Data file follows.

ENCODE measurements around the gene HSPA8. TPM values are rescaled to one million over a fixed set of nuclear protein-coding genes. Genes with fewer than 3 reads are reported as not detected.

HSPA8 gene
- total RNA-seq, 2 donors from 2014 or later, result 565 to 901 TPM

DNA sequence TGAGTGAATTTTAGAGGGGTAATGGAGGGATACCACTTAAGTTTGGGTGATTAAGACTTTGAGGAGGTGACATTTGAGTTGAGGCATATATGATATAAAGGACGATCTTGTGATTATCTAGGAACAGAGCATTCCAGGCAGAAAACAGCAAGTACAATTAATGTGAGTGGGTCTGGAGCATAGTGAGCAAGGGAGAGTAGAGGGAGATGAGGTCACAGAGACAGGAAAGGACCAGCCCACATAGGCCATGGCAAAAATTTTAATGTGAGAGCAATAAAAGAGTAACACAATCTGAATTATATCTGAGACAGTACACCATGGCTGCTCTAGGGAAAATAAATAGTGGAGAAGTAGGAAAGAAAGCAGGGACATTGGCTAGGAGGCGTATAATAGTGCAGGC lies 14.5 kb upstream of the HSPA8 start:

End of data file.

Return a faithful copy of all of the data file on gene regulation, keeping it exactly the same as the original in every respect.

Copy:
ENCODE measurements around the gene HSPA8. TPM values are rescaled to one million over a fixed set of nuclear protein-coding genes. Genes with fewer than 3 reads are reported as not detected.

HSPA8 gene
- total RNA-seq, 2 donors from 2014 or later, result 565 to 901 TPM

DNA sequence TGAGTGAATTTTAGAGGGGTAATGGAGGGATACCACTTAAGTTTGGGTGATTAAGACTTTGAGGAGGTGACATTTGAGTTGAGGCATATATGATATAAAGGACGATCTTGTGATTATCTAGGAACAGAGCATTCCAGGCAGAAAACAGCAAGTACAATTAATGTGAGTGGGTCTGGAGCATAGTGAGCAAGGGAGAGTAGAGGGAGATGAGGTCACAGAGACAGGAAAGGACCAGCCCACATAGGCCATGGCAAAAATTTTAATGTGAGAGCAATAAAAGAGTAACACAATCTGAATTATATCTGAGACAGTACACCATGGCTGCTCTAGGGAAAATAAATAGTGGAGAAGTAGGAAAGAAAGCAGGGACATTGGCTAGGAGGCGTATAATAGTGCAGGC lies 14.5 kb upstream of the HSPA8 start: